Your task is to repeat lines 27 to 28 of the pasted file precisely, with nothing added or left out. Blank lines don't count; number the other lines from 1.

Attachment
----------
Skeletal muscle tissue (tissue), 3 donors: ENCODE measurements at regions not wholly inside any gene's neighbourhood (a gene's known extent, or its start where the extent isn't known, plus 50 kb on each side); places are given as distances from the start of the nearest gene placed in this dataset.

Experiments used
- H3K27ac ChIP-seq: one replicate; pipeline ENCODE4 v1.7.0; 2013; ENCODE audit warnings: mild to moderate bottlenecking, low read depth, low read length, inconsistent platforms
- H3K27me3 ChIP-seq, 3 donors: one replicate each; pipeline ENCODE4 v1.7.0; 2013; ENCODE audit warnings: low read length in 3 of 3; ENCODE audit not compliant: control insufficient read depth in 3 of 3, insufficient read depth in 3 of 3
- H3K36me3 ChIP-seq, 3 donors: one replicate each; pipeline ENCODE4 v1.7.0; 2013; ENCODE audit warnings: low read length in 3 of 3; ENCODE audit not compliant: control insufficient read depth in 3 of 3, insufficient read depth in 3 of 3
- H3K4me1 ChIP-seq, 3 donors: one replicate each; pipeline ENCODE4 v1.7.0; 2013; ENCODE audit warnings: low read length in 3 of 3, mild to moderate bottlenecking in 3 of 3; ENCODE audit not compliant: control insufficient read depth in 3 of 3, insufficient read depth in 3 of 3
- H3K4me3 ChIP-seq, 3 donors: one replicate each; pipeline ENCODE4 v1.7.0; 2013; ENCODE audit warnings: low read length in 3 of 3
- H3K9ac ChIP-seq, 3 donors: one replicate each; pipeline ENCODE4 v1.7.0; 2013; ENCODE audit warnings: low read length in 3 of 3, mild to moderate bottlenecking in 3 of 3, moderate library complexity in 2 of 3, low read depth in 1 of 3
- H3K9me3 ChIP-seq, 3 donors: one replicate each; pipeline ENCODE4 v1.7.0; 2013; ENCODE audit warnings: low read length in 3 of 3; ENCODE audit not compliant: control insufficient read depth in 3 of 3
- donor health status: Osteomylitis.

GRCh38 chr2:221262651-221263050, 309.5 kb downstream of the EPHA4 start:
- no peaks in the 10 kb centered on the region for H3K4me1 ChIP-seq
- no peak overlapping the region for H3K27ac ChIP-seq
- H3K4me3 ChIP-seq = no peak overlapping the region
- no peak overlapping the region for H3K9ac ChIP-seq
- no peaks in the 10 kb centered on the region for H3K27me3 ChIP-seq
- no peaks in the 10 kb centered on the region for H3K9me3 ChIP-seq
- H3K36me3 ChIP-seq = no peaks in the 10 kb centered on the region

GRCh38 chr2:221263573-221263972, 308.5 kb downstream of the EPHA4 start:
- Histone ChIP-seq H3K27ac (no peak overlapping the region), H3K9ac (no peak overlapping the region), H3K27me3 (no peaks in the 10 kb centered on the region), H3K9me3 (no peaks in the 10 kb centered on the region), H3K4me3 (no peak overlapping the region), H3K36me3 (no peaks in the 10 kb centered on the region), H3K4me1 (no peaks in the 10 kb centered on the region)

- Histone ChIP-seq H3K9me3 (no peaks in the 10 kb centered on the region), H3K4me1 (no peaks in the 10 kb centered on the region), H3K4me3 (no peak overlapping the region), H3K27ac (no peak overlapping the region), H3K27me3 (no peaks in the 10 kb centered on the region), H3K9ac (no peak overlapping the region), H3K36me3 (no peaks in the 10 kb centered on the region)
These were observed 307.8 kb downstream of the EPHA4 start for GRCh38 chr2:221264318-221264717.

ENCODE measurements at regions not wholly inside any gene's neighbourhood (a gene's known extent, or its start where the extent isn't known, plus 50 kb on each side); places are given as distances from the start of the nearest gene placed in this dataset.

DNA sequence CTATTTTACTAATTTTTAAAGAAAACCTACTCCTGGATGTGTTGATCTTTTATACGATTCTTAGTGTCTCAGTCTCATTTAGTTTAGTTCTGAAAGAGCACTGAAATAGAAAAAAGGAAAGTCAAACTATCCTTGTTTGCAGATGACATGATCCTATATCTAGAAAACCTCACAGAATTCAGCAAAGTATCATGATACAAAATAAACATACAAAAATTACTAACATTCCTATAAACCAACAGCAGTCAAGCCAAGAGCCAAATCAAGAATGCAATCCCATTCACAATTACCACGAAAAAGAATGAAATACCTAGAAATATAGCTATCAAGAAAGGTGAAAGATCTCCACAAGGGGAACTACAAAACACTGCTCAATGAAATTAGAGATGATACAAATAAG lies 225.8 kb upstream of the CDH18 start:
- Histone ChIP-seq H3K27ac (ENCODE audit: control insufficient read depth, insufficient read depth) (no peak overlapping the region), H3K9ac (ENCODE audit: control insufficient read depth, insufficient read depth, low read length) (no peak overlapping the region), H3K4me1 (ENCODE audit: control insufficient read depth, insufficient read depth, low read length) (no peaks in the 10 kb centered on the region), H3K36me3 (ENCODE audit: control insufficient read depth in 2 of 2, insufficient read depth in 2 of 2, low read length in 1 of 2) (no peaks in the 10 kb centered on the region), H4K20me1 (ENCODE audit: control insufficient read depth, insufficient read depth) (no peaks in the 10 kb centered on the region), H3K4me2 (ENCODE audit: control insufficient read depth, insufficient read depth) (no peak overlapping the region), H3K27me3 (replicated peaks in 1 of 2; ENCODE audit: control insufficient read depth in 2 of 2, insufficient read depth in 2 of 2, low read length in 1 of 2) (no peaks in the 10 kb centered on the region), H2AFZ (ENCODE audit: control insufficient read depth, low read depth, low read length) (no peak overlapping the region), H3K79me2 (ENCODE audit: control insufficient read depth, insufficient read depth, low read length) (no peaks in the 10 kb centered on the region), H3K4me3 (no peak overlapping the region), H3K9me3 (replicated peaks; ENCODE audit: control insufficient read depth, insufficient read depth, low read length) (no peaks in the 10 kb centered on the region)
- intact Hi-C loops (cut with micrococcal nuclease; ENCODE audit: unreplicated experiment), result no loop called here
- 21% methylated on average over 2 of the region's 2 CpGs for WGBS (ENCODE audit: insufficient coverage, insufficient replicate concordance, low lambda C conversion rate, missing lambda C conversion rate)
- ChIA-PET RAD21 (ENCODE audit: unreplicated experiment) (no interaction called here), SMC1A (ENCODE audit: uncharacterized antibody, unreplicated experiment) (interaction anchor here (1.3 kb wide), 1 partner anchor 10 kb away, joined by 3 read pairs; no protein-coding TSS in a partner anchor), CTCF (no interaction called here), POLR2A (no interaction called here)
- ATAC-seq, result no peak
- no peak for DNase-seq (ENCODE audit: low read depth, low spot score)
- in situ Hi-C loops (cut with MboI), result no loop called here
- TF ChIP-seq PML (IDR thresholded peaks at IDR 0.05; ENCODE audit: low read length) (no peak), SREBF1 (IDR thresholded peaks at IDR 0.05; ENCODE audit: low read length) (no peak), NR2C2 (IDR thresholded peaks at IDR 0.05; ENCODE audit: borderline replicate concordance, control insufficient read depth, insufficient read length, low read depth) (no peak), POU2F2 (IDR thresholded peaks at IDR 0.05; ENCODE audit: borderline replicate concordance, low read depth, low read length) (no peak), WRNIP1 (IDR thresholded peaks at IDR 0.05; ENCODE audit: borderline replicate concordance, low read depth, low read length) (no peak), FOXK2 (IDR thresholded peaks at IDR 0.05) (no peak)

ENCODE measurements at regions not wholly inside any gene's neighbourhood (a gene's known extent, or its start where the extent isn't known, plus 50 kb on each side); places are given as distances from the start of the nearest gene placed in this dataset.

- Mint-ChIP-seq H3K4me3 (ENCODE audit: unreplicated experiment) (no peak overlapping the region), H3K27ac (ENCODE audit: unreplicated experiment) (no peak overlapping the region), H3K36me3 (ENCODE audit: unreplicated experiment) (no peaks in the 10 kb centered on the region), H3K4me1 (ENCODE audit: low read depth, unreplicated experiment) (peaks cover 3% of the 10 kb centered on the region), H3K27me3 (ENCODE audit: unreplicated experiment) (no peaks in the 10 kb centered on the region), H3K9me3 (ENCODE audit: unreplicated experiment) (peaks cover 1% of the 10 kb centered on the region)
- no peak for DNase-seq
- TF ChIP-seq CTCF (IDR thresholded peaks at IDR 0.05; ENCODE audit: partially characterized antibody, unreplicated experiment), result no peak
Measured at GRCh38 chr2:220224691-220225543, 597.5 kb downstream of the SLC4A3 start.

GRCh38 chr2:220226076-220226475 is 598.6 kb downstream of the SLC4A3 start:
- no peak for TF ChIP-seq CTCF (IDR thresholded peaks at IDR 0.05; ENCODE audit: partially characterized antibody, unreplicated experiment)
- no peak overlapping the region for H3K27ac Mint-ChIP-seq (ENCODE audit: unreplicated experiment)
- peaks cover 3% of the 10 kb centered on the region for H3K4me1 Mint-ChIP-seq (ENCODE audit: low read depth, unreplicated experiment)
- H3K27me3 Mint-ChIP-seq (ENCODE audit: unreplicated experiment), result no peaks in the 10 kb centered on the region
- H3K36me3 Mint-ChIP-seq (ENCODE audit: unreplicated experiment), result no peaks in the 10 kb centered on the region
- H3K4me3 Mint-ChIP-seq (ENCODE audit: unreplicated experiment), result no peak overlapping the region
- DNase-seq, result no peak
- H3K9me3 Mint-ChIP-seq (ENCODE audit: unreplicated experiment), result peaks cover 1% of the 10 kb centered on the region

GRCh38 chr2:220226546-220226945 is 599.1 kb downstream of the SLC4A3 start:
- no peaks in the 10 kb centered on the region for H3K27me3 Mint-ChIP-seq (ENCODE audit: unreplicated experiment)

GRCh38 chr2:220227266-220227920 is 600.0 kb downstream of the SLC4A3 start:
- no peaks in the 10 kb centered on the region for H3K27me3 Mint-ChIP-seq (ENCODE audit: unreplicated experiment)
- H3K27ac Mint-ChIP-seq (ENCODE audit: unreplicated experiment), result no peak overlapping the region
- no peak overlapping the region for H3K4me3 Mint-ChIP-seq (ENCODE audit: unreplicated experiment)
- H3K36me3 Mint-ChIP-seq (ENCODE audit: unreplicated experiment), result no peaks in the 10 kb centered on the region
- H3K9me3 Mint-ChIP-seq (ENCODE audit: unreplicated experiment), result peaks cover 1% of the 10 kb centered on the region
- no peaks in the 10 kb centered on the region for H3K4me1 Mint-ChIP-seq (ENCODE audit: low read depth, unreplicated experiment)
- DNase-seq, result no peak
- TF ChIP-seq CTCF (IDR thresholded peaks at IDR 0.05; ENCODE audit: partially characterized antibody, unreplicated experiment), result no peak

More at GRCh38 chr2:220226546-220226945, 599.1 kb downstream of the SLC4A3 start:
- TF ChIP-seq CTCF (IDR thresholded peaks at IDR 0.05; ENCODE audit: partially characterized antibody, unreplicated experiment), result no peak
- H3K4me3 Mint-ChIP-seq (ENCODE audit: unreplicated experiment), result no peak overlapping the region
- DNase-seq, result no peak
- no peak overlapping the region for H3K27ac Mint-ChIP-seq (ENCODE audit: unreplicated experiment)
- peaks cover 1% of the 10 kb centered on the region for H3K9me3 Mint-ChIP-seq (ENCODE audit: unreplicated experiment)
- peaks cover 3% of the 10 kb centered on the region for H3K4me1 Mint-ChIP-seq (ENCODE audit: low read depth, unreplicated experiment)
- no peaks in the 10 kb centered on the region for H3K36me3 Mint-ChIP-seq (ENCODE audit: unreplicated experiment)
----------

- 21% methylated on average over 2 of the region's 2 CpGs for WGBS (ENCODE audit: insufficient coverage, insufficient replicate concordance, low lambda C conversion rate, missing lambda C conversion rate)
- ChIA-PET RAD21 (ENCODE audit: unreplicated experiment) (no interaction called here), SMC1A (ENCODE audit: uncharacterized antibody, unreplicated experiment) (interaction anchor here (1.3 kb wide), 1 partner anchor 10 kb away, joined by 3 read pairs; no protein-coding TSS in a partner anchor), CTCF (no interaction called here), POLR2A (no interaction called here)